How do we feel the cold?

New breakthrough in sensory biology
20 March 2024


Pile of ice-cubes


A protein called GluK2 acts like a small sensor in our bodies that helps us feel cold temperatures, scientists say...

“We have identified proteins that can detect cool, warm and hot temperatures,” said Wenwen Zhang, co-author of the study. “However, little is known about the protein that can specifically detect cold temperatures, below 15°C.”

Back in 2019, a study in C.elegans, a species of millimetre-long worms, identified a cold-sensitive protein called GluK2. What was interesting about this protein was that it is also found in mice and humans.

To find out what it might be doing for us, and mice, scientists at University of Michigan, set about deleting the gene that codes for the GluK2 protein in mice.

“We knocked out the GluK2 gene in mice and detected how different temperature controls behaviour. We found that, while GluK2 mice respond normally to mechanical and heat stimuli, they exhibit a specific deficit in sensing cold rather than cool temperatures,” explains Zhang.

But how does GluK2 sense cold temperatures?

The team found that the protein is not only active in the brain, where the idea was that it was involved in sending signals between neurons, but in the peripheral nervous system too. This is the network of nerves outside the brain and spinal cord.

And mice missing GluK2 in their peripheral nerves were unable to process temperature signals or react to them. This tells us that GluK2 is not only responsible for helping us to think, but it also helps us feel things, specifically cold temperatures.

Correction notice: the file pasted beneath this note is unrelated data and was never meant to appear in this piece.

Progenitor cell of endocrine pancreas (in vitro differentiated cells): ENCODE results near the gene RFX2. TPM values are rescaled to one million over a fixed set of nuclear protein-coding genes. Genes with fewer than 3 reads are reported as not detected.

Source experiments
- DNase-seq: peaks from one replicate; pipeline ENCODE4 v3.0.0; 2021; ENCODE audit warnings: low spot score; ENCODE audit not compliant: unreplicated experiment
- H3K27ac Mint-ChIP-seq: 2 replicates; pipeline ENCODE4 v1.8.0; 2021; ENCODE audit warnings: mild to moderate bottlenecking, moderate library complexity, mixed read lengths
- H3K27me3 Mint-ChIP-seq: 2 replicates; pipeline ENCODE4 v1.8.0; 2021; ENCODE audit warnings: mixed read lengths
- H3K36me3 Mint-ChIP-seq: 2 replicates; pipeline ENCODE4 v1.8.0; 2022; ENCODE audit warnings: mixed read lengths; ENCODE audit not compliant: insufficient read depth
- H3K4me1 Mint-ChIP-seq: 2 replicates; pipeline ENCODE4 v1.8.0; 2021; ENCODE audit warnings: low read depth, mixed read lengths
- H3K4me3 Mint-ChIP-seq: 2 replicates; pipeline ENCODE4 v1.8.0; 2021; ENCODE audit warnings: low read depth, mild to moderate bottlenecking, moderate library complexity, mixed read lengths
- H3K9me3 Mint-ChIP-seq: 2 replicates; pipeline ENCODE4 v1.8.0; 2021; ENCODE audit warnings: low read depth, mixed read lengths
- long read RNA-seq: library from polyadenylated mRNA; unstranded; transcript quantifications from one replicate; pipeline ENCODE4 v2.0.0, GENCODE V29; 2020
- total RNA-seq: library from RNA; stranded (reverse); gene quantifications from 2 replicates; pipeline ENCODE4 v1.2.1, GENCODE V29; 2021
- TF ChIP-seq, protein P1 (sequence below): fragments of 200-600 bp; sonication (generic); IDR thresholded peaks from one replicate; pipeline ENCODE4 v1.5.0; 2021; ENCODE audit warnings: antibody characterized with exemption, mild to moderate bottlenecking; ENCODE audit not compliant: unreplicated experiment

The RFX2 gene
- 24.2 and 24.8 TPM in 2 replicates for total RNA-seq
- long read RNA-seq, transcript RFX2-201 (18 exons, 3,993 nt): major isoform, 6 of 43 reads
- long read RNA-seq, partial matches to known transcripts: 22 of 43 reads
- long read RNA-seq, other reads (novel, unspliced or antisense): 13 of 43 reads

The team hypothesised that it’s possible that temperature-sensing was the original purpose of the GluK2 protein. They found relatives of the protein dating back to single-celled organisms such as bacteria, which have been since the time when life first began on Earth.

As bacteria lack a brain, scientists deduce that they used proteins like GluK2 to sense the environment around them, including the temperature and the concentrations of different chemicals. Over evolutionary time the functions of the proteins have been adapted as more complex lifeforms appeared.

So what does this all mean for us? Apart from adding a new piece to the temperature-sensing puzzle, this finding also helps us understand how and why people perceive temperature differently.

“Exposure to cold, particularly chronic cold, can cause tissue damage and invoke pain. Cold-induced pain represents a severe health condition and currently there’s no effective cure for cold pain. Our studies identify GluK2 as a new drug target for developing therapeutics for treating cold pain,” Zhang explains.